DocumentDB: API for MongoDB now generally available

Wed, 15 Mar 2017 10:30:07 Z

Today, we are excited to announce that DocumentDB’s API for MongoDB is generally available. The API for MongoDB allows developers to experience the power of the DocumentDB database engine with the comfort of a managed service and the familiarity of the MongoDB SDKs and tools.



Notice for developers using Azure AD B2C tenants configured for Google sign-ins

Tue, 14 Mar 2017 11:00:07 Z

On April 20th 2017, Google will start blocking OAuth requests from embedded browsers, called "web-views". If you are using Google as an identity provider in Azure Active Directory B2C, you might need to make changes to your applications to avoid downtime.



Notes from the ASP.NET Community Standup –March 9, 2017

Mon, 13 Mar 2017 19:41:17 +0000

This is the next in a series of blog posts that will cover the topics discussed in the ASP.NET Community Standup. The community standup is a short video-based discussion with some of the leaders of the ASP.NET development teams covering the accomplishments of the team on the new ASP.NET Core framework over the previous week.... Read more



Nintendo Switch and The Legend of Zelda: Breath of the Wild are an ABSOLUTE JOY

Sun, 12 Mar 2017 02:15:18 GMT

I bought a Nintendo Switch last week with my allowance and I'm utterly smitten. It's brilliant. It's absolutely brilliant. Now, to be clear, I'm neither a hardcore gamer nor a journalist. However, I am someone who grew up on Mario, enjoys Retrogaming and my Xbox One, and most of all, I know genius when I see it. The Legend of Zelda: Breath of the Wild is a wonderful example of the very best that video games can offer as an art form in 2017. - Me It may be the best video game ever. And it is because it borrows so much from the decades of refinement whose shoulders it stands upon. Let's break this down into two halves. First, Zelda (which is available on WiiU and Switch), and later, the Switch itself. If you don't feel like reading this, just trust me and buy a Switch and Zelda and bask in the hundreds of hours of joy and wonder it will bring you. It's the most fun I've had with a video game in recent memory. I also profoundly recommend the gorgeous hardcover The Legend of Zelda: Breath of the Wild: The Complete Official Guide Collector's Edition. The maps, the art, and the gentle walkthroughs are more fun than googling. The kids and I have enjoyed exploring the wilderness with the giant map unfurled in front of us. Legend of Zelda: Breath of the Wild It's HUGE. It's estimated at 360 square kilometers. They are saying it's 1.5x the Skyrim map and may be larger than Witcher 3. A cynic could call Breath of the Wild derivative, but an optimist like me says, well, they stole every game mechanic that was awesome over the last few decades, and made the near-perfect game. I love that this is a console launch game that is polished and has at LEAST 100 hours or more for the completist. What is Zelda like? Just Cause - Fly off a cliff with a paraglider, fly over a raging river and land on an elk, tame it and ride it. Because you're awesome and you can. Witcher 3 - Massive map, armor sets, crafting and more. Assassin's Creed - Climbing because...it's fun. Getting maps by unlocking towers and jumping off. Grand Theft Auto - The first massive sandbox without loading. You enter a new area and get a brief subtitle announcing you're in a new "neighborhood" and then you wander. Skyrim - The Elder Scrolls was the first video game I played where I climbed mountains "because they were there" and really had a sense of wonder when I got to the top. Draw distance! Shadow of the Colossus - There's amazing HUGE boss fights that involve climbing the enemy, racing after monsters with horses, and sometimes going inside them. Bard's Tale - Because I'm old. Complaints? Honestly, if I had to truly nit. And I mean really nit I'd say the durability of weapons, particularly swords, is annoying. I would make them last maybe 50% longer. Also, moving in and out of Shrines has a load screen that takes 10-15 seconds. But really, that's like saying "I wish Beyoncé was 5'8", not 5'7". I mean, REALLY. Beyoncé. Shush. The Nintendo Switch It's portable. Just like in the ad, you can pull the Switch out and leave. In my video below I also switch to portable AND have to re-sync the controllers, so there is one additional ceremony, but it's easy. Short #video of my #nintendoswitch playing Zelda going from big screen to portable and back. pic.twitter.com/3a2yPtz01w— Scott Hanselman (@shanselman) March 5, 2017 It feels like a console when it's plugged in. I've got it plugged into my TV and from my couch it looks as nice as any of my devices. Sure, it's not an Xbox One playing Tom Clancy: The Division. But it's a brilliant tradeoff for a device I can simply pick up and go outside with (which I've done, with considerable appreciation.) I'm surprised that folks are complaining about the gaming resolution, fra[...]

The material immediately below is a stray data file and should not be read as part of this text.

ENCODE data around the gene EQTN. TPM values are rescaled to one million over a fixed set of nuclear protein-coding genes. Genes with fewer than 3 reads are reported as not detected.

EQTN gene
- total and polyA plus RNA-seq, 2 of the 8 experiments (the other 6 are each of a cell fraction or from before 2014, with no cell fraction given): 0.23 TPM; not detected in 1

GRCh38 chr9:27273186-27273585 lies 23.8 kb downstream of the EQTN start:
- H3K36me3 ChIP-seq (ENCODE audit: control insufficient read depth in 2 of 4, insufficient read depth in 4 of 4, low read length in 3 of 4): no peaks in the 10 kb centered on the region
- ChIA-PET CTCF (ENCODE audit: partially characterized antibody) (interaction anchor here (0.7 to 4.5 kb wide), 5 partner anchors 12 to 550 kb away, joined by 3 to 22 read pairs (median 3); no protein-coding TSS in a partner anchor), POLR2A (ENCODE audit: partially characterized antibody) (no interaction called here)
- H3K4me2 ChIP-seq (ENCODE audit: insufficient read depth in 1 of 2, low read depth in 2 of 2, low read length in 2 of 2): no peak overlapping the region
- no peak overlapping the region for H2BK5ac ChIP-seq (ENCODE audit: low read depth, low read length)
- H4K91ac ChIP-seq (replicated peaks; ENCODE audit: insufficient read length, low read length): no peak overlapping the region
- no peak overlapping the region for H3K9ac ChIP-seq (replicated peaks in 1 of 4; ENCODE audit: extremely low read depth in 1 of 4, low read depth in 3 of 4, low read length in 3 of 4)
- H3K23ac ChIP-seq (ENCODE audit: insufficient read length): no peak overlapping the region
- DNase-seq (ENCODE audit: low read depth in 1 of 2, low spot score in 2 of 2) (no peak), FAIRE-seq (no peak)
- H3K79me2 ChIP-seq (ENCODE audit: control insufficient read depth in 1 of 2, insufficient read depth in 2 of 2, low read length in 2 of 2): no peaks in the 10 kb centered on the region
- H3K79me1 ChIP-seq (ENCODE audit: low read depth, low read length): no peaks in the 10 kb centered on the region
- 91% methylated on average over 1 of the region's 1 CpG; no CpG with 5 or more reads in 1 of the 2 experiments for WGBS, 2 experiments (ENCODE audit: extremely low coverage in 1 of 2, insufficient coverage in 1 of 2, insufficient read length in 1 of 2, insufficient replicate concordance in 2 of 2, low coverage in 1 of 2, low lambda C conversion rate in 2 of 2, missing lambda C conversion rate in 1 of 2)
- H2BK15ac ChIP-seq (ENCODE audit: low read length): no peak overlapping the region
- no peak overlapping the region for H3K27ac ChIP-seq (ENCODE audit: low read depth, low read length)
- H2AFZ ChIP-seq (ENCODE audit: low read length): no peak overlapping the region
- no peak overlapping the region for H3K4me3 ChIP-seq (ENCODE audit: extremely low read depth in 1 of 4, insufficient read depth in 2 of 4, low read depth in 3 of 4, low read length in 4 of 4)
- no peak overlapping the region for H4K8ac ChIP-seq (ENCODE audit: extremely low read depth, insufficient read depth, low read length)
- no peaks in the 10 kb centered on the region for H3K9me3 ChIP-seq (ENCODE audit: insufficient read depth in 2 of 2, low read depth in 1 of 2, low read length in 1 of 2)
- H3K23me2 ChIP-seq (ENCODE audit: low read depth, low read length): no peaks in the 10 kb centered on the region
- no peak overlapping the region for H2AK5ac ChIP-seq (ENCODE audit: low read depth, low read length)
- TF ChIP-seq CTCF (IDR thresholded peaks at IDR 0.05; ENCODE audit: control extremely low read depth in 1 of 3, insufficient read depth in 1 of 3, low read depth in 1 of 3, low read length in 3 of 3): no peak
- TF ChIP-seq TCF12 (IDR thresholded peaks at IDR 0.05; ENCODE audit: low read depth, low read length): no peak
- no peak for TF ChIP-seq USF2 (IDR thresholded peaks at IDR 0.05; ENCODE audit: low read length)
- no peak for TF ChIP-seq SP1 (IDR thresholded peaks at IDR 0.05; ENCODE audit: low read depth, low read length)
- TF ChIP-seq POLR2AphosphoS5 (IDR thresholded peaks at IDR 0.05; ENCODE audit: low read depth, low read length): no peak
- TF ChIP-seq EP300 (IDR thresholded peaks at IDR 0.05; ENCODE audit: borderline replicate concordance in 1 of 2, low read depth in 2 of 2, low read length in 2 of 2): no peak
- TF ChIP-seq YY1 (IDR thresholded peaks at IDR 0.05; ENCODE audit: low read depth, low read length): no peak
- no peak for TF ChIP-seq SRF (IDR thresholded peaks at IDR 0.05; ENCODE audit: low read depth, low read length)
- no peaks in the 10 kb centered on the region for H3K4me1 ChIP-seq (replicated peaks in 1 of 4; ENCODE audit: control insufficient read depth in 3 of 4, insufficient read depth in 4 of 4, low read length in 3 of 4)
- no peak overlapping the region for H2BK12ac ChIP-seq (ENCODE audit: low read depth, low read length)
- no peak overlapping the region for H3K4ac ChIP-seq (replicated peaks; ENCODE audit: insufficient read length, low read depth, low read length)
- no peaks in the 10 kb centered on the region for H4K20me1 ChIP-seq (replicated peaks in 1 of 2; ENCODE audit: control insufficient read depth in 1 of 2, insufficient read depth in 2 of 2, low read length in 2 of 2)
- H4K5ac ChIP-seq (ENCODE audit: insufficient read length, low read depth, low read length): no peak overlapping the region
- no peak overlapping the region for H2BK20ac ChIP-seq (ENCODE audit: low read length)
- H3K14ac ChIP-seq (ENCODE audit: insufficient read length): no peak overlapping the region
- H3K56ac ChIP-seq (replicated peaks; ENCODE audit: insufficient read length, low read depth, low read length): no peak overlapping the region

Fritz’s 10 Minute Tips – ASP.NET Core Configuration

Fri, 10 Mar 2017 20:32:19 +0000

I recorded another short video to show the various ways that you can configure an ASP.NET Core application. In the video, I show how to configure your application with: Strongly-typed configuration classes appsettings.json environment variables environment variables in web.config user-secrets Interested in seeing more sample videos like this?  I have more ideas and demos that […]